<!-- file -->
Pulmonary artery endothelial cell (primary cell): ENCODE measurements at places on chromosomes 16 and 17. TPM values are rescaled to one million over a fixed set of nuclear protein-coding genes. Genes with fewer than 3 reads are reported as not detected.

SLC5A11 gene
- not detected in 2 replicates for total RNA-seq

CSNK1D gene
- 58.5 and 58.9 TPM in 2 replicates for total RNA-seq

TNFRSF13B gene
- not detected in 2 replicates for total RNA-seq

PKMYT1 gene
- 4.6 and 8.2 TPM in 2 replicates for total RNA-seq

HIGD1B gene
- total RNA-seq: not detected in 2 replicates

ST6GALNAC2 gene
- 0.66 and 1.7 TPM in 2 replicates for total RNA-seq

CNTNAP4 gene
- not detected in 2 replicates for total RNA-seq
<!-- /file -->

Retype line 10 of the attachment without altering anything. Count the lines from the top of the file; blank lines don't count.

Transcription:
HIGD1B gene